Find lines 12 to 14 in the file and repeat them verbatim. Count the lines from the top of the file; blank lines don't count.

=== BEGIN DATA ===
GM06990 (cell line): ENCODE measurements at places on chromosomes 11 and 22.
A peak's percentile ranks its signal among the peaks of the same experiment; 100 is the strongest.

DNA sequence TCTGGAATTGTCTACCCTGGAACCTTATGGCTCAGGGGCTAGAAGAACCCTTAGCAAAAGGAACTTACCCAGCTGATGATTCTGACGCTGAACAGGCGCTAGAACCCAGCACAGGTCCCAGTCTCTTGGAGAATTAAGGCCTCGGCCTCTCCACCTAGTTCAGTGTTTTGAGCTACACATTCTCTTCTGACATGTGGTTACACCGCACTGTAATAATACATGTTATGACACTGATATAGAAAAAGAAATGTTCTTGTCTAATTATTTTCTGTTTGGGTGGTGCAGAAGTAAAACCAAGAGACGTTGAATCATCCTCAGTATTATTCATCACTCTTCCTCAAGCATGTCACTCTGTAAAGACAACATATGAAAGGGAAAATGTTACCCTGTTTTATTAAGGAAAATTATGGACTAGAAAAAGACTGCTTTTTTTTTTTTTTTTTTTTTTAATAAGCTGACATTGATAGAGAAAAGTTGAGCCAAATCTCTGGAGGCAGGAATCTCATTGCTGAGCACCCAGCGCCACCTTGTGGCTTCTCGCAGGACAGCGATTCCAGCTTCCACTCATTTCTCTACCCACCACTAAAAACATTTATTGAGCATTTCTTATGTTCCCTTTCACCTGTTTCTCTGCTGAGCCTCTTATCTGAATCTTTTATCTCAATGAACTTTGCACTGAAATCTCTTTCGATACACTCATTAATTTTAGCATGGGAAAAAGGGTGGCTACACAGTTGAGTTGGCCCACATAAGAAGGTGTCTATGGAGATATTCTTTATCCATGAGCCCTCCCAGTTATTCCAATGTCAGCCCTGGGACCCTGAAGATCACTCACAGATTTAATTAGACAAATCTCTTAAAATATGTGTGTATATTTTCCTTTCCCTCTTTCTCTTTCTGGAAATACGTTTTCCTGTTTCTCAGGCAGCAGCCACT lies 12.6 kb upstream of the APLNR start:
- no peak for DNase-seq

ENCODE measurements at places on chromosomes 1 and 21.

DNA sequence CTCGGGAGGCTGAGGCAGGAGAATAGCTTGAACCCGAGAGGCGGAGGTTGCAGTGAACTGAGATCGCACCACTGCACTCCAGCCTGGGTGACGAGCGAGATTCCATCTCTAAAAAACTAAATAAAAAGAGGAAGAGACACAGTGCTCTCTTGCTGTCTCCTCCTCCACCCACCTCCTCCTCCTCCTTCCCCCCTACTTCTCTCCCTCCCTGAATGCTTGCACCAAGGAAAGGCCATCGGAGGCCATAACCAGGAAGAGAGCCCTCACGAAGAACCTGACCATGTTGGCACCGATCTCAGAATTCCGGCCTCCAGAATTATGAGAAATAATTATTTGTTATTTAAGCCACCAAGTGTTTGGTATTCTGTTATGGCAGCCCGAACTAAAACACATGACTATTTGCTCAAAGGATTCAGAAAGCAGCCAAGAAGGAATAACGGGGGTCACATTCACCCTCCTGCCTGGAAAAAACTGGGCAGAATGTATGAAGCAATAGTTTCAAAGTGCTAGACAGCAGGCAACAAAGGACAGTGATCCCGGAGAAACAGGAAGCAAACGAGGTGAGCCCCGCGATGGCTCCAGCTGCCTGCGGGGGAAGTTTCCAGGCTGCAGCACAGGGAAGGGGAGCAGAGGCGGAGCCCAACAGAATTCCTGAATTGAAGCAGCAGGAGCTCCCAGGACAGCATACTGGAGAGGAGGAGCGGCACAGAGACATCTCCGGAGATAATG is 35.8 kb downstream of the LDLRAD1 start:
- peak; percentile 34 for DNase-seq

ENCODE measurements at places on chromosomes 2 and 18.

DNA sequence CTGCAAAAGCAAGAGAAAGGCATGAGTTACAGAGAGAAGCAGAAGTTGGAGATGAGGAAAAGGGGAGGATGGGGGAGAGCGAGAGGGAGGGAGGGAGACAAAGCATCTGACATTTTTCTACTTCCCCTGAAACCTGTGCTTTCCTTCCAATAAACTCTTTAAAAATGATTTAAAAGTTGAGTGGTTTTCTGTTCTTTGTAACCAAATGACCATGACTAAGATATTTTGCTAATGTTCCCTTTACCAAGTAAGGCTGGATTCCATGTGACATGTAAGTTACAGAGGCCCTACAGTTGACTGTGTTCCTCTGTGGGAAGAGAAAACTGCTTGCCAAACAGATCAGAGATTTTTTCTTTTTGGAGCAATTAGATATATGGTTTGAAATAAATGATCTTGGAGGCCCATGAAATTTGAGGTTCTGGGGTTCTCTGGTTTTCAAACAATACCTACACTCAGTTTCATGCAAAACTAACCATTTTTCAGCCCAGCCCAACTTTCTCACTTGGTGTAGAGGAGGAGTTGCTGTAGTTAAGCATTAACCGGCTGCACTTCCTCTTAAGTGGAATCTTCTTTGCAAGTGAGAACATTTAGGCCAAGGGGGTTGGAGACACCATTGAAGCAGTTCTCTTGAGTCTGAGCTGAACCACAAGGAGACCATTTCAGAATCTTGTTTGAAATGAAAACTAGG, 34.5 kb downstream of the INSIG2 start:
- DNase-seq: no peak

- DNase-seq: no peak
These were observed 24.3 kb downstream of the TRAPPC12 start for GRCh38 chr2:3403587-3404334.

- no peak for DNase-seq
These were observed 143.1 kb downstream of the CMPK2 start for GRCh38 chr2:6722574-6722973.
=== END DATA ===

These were observed 24.3 kb downstream of the TRAPPC12 start for GRCh38 chr2:3403587-3404334.

- no peak for DNase-seq
These were observed 143.1 kb downstream of the CMPK2 start for GRCh38 chr2:6722574-6722973.